FTC: Payday lender tried garnishing wages on unpaid 860% interest loans
The FTC sued Ecash and GeteCash in March, accusing the Utah-based company of requiring online loan applicants to check a box agreeing to loan terms that included an inconspicuous statement saying wages will be garnished -- removed involuntarily from paychecks. Only federal agencies have the right to garnish employee wages without a court order if the government is owed money.
Aware of the law, GeteCash, calling itself LoanPointe LLC, tried to assert the same collection rights as the government in letters to employers, the complaint says. The loans were for less than $1,000.
The company also falsely claimed consumers knew their pay would be garnished and had an opportunity to dispute it. Further, the company broke the law by alerting employers and co-workers of a consumer's debt without consent.
The FTC alleges Eastbrook LLC, also doing business as Ecash and GeteCash, LoanPointe LLC, Mark S. Lofgren, and three other individuals violated the FTC Act, the Fair Debt Collection Practices Act, and the Credit Practices Rule.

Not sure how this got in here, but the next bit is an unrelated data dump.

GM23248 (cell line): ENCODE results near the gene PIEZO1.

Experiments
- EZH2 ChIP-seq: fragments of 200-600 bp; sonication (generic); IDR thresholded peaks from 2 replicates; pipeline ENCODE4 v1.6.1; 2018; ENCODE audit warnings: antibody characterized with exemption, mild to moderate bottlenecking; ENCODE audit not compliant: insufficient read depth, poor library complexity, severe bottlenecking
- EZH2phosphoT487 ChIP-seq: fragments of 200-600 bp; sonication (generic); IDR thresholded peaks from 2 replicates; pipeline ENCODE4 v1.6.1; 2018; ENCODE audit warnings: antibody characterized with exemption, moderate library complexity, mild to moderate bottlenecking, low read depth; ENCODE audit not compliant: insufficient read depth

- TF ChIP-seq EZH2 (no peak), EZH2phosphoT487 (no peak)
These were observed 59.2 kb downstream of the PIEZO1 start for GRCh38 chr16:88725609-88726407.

The settlement prohibits Lofgren from collecting debts through wage assignment, misrepresenting facts in order to collect a debt, contacting employers in trying to collect consumers' debts, and disclosing a debt to any third party. In addition, Lofgren is barred from selling or otherwise benefiting from borrowers' personal or financial information.
The state of Idaho's Consumer Finance Bureau sent a cease-and-desist notice to the company in May, which it ignored, accusing it of making loans in that state without a license, and attempting to garnish wages. GeteCash earned an F-rating, the lowest, from the Better Business Bureau.
GeteCash did not immediately return a call seeking comment.
The FTC describes payday loans as an extremely expensive way to secure credit and in recent months has sued several unscrupulous lenders nationwide for setting financial traps for cash-strapped consumers.